Firstly, I could have sworn there was a guide of some sort around here, but I think I had some issues with that as well. I think, OP, your guide puts too much emphasis on physical appearance--important, yes, but since fic writing isn't an image-oriented medium, you need to focus more on the character's personality and whatnot than their physical appearance (but if you describe your pony as having bat wings and being red and black, I will murder you). I think that first part really is something more appropriate for /art/ and, somewhat, for /rp/ (but /rp/ already has a character guide...somewhere).

To that end, personality is the biggest part of an OC. A good OC has an interesting personality--whether they're a good guy or a villain, a badass or a loser, a school kid or an office worker, there's got to be something about them that draws the reader in, lets them connect to the character, let's them give a rats ass about them, even if they hate the character. Now, there are multiple ways to go about having an interesting personality, but you have to remember that, like a real person, an OC must be balanced. They have to have beliefs, quirks, pet peeves, fears, goals, philosophies, shortcomings, strengths, and so forth. No one wants to read about a perfect character, or even one who has it all together (by which I mean that they're self actualized or something, not that they're a functional member of society without a bunch of deep-seated neuroses) because perfect characters aren't interesting at all; the reader can't connect and, to be honest, without some sort of trouble or potential for trouble, it's boring.

When making your OC, consider all of the things that go into a person and shape who they are. Where do they live? What kinds of friends do they have? What were their parents like, if they knew them? Did something really bad happen to them? Have they had it easy? What species are they (remember, not all OCs are ponies)? Background and backstory like this have a huge effect on the OC. A tragic or really ridiculous backstory is not inherently bad but must be handled with tact--it must add to the character in a logically consistent way, rather than just be there to make them "special". Your character's backstory may not even have to be all that exciting, or have any really outlandish events--small things in life that seem petty to others can seem dear to the individual. Think about those personal memories you have of small things that mean much to you but maybe not to anyone else. Your character should have those. In fact, you may think up tons of backstory for your character that never gets into the fic, and that's okay; you'll have a solid base of reference to judge your character's actions. The only thing I would warn against is making your character have an established relationship with any of the main characters, as that just screams Mary Sue--by this I mean saying your character is the brother of Twilight Sparkle, or son of Celestia.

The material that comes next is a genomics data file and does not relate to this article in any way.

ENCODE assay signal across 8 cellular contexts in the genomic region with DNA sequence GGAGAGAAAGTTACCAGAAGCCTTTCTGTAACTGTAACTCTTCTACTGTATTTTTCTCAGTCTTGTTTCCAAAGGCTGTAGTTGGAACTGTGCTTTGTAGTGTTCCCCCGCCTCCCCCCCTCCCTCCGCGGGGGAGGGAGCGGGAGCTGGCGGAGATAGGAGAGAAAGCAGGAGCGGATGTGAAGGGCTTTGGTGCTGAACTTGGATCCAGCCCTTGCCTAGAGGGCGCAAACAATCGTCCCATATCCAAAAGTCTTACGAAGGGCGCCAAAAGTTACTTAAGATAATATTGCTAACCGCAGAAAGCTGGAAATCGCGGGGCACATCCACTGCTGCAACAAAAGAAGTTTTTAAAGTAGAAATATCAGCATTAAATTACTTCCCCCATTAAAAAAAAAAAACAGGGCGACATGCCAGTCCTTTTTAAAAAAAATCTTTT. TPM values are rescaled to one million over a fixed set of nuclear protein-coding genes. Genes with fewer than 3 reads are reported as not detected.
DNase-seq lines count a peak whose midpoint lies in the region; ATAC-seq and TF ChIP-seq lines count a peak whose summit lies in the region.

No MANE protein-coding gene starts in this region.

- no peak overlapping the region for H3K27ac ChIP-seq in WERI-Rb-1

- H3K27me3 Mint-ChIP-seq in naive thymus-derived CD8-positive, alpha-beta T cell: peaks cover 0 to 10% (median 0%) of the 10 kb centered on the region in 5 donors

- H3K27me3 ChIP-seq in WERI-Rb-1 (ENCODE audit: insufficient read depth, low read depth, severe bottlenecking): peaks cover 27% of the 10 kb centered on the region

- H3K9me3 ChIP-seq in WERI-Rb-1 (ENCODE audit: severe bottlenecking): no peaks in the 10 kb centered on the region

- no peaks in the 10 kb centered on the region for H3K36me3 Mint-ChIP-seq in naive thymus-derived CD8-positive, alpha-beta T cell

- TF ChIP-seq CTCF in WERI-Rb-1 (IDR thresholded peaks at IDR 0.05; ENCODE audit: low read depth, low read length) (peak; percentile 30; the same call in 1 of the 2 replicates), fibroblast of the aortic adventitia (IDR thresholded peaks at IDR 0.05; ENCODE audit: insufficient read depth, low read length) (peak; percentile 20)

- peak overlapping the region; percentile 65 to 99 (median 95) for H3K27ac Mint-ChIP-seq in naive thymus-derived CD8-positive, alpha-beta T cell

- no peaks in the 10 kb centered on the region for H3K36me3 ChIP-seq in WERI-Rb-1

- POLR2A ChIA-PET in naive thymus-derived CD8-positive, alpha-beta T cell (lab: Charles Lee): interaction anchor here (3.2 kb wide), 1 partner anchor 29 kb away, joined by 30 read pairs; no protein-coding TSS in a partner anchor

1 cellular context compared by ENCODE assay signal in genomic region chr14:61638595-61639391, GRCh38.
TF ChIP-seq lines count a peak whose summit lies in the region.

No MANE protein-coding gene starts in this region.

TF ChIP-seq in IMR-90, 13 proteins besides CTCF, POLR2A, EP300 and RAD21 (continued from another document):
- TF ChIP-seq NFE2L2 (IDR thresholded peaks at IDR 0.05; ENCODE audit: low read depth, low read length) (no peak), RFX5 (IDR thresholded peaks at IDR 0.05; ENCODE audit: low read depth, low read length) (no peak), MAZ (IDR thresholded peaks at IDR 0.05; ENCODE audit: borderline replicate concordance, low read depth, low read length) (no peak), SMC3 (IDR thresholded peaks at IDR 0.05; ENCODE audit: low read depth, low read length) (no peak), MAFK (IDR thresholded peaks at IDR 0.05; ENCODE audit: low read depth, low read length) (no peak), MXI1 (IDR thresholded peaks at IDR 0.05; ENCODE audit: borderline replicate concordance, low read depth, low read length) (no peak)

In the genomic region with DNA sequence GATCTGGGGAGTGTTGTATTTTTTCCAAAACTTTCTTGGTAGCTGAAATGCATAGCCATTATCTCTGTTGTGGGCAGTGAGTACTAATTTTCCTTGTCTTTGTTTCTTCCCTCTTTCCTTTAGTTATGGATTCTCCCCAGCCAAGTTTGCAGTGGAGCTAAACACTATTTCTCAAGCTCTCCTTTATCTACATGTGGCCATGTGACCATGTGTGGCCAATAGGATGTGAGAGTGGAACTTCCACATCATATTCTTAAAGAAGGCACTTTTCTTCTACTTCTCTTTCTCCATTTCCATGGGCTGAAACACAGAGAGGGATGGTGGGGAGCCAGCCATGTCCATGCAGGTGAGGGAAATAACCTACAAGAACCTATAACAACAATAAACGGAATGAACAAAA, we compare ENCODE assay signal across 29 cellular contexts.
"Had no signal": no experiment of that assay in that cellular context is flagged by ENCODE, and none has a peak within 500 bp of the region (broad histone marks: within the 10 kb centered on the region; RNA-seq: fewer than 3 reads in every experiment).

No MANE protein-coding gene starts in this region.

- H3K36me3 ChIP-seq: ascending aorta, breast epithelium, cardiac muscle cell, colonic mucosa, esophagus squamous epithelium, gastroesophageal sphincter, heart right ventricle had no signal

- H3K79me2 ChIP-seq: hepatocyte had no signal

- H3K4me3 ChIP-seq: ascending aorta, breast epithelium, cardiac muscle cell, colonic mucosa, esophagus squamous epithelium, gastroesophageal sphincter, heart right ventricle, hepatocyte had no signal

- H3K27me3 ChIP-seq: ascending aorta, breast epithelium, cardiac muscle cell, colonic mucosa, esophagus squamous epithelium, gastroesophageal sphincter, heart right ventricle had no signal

Going back to appearance, again, don't make things too gaudy, and if you can, have your character's appearance tell something about their personality. I don't give a crap if your character has the prettiest lavender mane this side of Equestria, but I most certainly care if she's missing a leg. It's a fine line between purple prose and meaningful description, and what decides that line is relevance: does your description give more insight into the character or otherwise important to the fic at hand, or is it just there to make them seem special?

Most people are going to be making pony OCs so I should point out that one of the big things about pony OCs is cutie marks. Most ponies have one unless they're foals or just really suck at life and it tells a lot about them. Choose a cutie mark that really tells a lot about the character--even if your character doesn't know what it means, you should. This is really more of a personality thing than anything.
>> No. 89105